Nautilus, also known as “Files”, is the default file manager of the GNOME desktop environment. In a previous tutorial we saw how to create and call custom scripts from the Nautilus context-menu: this feature can be really useful but is somehow limited. By installing the nautilus-python package in our favorite Linux distribution, and writing just few lines of Python code, we can overcome such limitations and create proper Nautilus extensions.
hosts.deny file can be used on a Linux system to deny connection attempts from one or more IP addresses, hostnames, or domains. It can work with any TCP wrapped service on your system. The
hosts.deny file is used in conjunction with
hosts.allow to determine whether a connection attempt gets accepted or denied.
A Linux system can utilize the
hosts.allow file to specify which IP addresses, hostnames, or domains are permitted to connect to it. This works specifically for TCP wrapped services. The
hosts.allow file is used in conjunction with
hosts.deny to determine whether a connection attempt gets accepted or denied.
Creating an alias is a good way to make commands easier to remember and quicker to type. In case you want to extend the functionality of your aliases even further, it is possible to have them accept arguments and parameters. This gives users the ability to execute complex and lengthy commands in only a few keystrokes on the command line.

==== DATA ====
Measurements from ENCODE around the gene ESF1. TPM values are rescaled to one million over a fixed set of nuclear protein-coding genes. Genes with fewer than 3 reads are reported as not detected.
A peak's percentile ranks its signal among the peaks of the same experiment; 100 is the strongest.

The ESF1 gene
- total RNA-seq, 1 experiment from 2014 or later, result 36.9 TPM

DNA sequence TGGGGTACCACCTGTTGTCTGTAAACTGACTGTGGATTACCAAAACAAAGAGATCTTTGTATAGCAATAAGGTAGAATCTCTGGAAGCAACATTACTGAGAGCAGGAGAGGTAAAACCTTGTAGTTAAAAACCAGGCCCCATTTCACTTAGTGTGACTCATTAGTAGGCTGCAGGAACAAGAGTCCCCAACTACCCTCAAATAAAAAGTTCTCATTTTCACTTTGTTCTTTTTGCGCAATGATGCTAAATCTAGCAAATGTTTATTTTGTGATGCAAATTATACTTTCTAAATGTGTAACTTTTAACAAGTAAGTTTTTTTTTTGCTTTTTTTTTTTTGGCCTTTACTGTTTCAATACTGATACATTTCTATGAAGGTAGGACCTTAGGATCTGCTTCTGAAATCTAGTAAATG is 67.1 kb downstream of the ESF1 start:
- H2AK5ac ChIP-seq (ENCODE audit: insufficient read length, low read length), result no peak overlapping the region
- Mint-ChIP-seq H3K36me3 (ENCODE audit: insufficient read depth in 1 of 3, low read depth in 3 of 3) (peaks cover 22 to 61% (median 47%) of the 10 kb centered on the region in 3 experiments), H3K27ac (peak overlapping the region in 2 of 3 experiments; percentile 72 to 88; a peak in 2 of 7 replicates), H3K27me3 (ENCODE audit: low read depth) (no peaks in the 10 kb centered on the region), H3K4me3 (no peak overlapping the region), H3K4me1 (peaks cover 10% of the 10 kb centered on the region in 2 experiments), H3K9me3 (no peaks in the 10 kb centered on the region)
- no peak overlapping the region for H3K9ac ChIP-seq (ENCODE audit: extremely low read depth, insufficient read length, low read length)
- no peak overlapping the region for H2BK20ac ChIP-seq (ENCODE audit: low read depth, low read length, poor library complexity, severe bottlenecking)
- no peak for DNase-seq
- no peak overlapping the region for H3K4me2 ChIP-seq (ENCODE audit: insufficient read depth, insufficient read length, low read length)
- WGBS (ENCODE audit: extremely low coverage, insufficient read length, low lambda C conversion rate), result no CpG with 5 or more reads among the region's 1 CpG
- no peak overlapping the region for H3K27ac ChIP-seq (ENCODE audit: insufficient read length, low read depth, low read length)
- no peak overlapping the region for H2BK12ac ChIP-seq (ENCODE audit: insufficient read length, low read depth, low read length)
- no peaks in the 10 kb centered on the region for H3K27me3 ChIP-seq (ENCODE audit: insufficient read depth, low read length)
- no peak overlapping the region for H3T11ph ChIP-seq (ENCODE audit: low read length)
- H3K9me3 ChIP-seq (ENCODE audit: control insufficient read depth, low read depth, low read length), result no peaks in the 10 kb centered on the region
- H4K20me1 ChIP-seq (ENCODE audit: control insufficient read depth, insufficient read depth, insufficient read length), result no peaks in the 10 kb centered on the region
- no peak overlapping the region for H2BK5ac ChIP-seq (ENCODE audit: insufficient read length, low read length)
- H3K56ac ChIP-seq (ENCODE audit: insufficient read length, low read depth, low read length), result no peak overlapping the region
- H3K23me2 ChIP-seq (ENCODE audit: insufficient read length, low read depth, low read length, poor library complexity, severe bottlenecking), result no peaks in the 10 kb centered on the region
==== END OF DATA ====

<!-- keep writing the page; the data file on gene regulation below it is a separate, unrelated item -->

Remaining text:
Docker is a free and open source OS-level virtualization system which allows us to pack and deliver applications together with their dependencies in isolated and reproducible environments called containers. Docker containers are built on the base of Images, which can become “dangling” in certain situations.
PCManFM is a free and open source file manager which is meant to be a lightweight alternative to applications like Thunar (the default Xfce4 file manager) or Nautilus/Files (the GNOME counterpart). Although designed to by easy on resources, PCManFM doesn’t lack functionalities, and it can be extended with custom actions.
Adding a monitor to a setup is probably one of the most effective and immediate ways to increase productivity. A multi monitor setup can be useful, for example, when we need to consult some kind of documentation and at the same time work on another task full-screen. Autorandr is a free and open source utility able to apply specific X11 configurations depending on the displays connected to our machine.
In this tutorial we will use CH341A programmer to read, write and erase data/firmware on attached chip. This is your getting started guide to CH341A programmer. CH341A programmer allows users to attach variety of chips in order to read or backup firmware or overwrite the exiting firmware.
An alias on Linux allows a user to reference one command (usually a longer or more cumbersome command) to another (usually a shorter version of the command which is easier to type). This saves users a few keystrokes on the command line, or can also compensate for common typos. In this tutorial, you will learn how to list all the aliases that have been configured on a Linux system.
Creating an alias for use on the command line can save the user from typing long commands, common options, or typos. This will save you some time and repetitive keystrokes, and ultimately make your command line experience even more efficient. In this tutorial, we will take you through the step by step instructions to create a permanent alias on a Linux system.